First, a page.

Nov 15, 2007 (CIDRAP News) – Veterinary officials in England today said they suspected H5N1 avian influenza at another poultry farm, as authorities in Saudi Arabia stamped out a large poultry flock following confirmation of the virus at a farm near the nation's capital.
Samples from the potentially affected British farm, in Suffolk, were sent for laboratory testing, the United Kingdom Department for Environment, Food, and Rural Affairs (DEFRA) said in a statement today.
The farm is within a restricted zone surrounding the site of a recently confirmed H5N1 outbreak at a turkey farm near Diss, Suffolk. It is among four nearby farms cited yesterday by DEFRA as targets for precautionary culling. All the farms—including the outbreak site near Diss—are operated by Redgrave Poultry, and authorities say workers, veterinarians, or vehicles could have spread the H5N1 virus between them, the London Telegraph reported today.
Authorities suspected the H5N1 virus at the second farm when they arrived to carry out the preventive culling and found that a number of birds were already dead, according to the Telegraph report.
DEFRA said surveillance of poultry operations was under way and that it had increased monitoring of wild birds in Suffolk and neighboring Norfolk.
Several possible sources cited
According to British media reports, several possible sources of the H5N1 virus are under investigation.
One is that the turkeys could have been exposed to wild birds that were attracted to a pond near the farm. However, Redgrave Poultry, in a statement posted on the Farming UK Web site, said the birds were kept in paddocks outside during the day and had access to housing at night. The company said feed and water are kept indoors to discourage wild-bird feeding. It also said electrified fencing, empty space, and a farm road separate the turkeys on the affected farm from the pond.
Redgrave Poultry also said its turkey chicks and feed come from sources in the UK.
Authorities are also speculating that the ducklings imported from the Netherlands or poultry products imported from other European countries by Gressingham Foods, the parent company of Redgrave Poultry, could also be sources of the H5N1 virus, The Times of London reported today. The strain found at the Diss farm is similar to H5N1 viruses found in Germany and the Czech Republic earlier this year, according to a previous report.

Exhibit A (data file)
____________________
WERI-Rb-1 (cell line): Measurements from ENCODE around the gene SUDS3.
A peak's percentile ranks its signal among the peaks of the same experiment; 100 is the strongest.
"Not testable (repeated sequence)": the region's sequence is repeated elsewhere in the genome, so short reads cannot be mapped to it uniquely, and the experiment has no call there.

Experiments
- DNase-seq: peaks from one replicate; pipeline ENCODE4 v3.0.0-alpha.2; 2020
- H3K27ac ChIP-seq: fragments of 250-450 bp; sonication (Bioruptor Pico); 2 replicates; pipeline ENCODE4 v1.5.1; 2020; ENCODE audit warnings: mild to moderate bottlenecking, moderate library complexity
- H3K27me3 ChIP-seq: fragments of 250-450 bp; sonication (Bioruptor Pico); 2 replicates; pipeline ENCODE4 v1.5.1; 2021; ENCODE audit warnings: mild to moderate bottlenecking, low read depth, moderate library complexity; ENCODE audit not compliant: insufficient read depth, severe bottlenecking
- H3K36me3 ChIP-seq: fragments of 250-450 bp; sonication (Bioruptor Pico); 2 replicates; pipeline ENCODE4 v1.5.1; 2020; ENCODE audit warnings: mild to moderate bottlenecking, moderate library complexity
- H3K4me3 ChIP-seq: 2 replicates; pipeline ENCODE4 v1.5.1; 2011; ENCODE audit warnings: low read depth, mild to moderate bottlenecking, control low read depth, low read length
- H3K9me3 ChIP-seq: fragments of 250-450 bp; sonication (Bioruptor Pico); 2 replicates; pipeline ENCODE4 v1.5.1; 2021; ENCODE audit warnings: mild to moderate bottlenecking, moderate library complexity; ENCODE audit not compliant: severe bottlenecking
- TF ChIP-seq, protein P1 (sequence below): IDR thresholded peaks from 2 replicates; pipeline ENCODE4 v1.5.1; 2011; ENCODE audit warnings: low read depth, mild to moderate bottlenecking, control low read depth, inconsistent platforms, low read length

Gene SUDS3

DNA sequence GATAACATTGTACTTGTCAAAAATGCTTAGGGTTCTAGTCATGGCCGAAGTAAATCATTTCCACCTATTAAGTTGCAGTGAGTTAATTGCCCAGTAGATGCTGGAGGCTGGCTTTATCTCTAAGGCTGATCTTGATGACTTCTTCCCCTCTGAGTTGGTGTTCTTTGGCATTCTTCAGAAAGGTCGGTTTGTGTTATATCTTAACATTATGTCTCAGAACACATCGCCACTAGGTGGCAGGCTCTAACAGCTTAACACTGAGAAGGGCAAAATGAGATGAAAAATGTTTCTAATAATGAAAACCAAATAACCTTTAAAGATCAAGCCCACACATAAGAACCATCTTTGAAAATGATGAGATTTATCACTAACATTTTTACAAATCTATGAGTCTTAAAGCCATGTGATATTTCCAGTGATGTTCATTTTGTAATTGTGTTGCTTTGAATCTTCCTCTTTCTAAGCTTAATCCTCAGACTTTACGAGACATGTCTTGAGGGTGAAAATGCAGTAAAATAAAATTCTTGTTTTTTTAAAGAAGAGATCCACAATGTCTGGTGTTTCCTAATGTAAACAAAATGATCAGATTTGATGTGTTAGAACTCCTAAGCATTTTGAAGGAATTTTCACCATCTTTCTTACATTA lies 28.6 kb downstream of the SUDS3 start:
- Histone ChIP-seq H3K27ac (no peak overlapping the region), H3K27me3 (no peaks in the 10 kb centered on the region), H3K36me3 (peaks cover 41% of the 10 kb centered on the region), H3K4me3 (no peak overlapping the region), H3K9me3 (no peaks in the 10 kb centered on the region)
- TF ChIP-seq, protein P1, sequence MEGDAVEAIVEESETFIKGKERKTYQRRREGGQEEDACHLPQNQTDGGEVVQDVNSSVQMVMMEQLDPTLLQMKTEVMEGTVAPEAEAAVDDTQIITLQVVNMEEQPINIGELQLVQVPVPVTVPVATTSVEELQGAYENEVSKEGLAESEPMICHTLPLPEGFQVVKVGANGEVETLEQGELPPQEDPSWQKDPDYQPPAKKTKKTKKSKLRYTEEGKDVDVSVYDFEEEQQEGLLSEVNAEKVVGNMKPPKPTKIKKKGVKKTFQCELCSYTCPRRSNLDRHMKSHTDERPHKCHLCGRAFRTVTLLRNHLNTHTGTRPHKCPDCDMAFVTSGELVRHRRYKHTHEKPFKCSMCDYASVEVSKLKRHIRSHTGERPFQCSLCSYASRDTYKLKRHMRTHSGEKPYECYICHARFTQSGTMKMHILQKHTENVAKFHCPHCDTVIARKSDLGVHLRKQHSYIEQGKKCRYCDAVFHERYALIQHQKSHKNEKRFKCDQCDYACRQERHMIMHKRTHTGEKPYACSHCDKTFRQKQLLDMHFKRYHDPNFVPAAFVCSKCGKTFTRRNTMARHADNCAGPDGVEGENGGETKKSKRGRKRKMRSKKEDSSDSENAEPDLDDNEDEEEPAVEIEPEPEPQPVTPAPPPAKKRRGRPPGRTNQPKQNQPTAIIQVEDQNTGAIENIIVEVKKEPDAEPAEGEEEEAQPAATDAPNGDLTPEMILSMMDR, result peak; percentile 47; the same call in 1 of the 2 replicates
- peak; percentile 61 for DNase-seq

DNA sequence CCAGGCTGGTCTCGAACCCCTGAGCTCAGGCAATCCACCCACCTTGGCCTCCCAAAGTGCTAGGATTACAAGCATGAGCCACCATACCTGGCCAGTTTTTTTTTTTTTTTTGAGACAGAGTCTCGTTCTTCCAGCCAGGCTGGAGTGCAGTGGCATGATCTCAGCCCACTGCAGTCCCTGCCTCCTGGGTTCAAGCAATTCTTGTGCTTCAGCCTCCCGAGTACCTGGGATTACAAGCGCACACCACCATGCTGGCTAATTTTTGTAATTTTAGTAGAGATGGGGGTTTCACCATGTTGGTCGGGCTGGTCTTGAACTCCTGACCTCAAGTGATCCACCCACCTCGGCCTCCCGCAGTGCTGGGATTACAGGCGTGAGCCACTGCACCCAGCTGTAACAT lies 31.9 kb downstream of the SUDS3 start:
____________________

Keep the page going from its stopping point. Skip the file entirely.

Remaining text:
However, Redgrave Poultry denied that the disease could have come from the ducklings, and the Dutch agriculture ministry said only one shipment of ducklings had been sent to the UK, to a site 50 kilometers from the outbreak area, the Telegraph reported.
Gressingham Foods processes and packs imported specialty poultry at a plant less than 750 yards from the confirmed outbreak site near Diss, the Times report said. According to Gressingham's Web site, the firm imports guinea fowl, quail, poussin, smoked chicken, and smoked duck.
Earlier this year, British officials said an H5N1 outbreak at the Bernard Matthews turkey operation in February was probably caused by contaminated turkey meat imported from Hungary, which had an H5N1 outbreak in geese at the time. According to a DEFRA epidemiologic report released a few months after the outbreak, the Bernard Matthews farm adjoined a turkey slaughterhouse and two large processing plants that handled Hungarian turkey meat.
Disease hits Saudi Arabia
In other developments, the agriculture ministry in Saudi Arabia released a statement to the country's media that authorities culled 50,000 birds at a farm near Riyadh after officials confirmed an H5N1 outbreak there, Reuters reported today.
About 1,500 birds are believed to have died of the disease at the farm, located in al-Kharj, about 94 miles south of the capital, Reuters reported. The report did not say what type of poultry was affected.
Saudi Arabia's last reported H5N1 outbreak occurred in March when the virus struck a flock of ostriches at a hobby farm, according to a report from the World Organization for Animal Health (OIE).
Elsewhere, Bangladesh has had five new H5N1 outbreaks since October, according to a report today from the UN Integrated Regional Information Networks (IRIN), part of the UN Office for the Coordination of Humanitarian Affairs.
Since March the country has had 55 outbreaks in 19 of its 64 districts, which has prompted the culling of 250,000 birds, the IRIN report said.
The arrival of migrating waterfowl from Siberia has raised concerns about even more outbreaks in the winter months, A.S.M. Alamgir, a virologist at the country's Institute of Epidemiology, Disease Control and Research, told IRIN.
Nov 13 CIDRAP News story "British officials confirm H5N1 in turkey outbreak"
OIE reports on Saudi H5N1 outbreak
Nov 15 IRIN report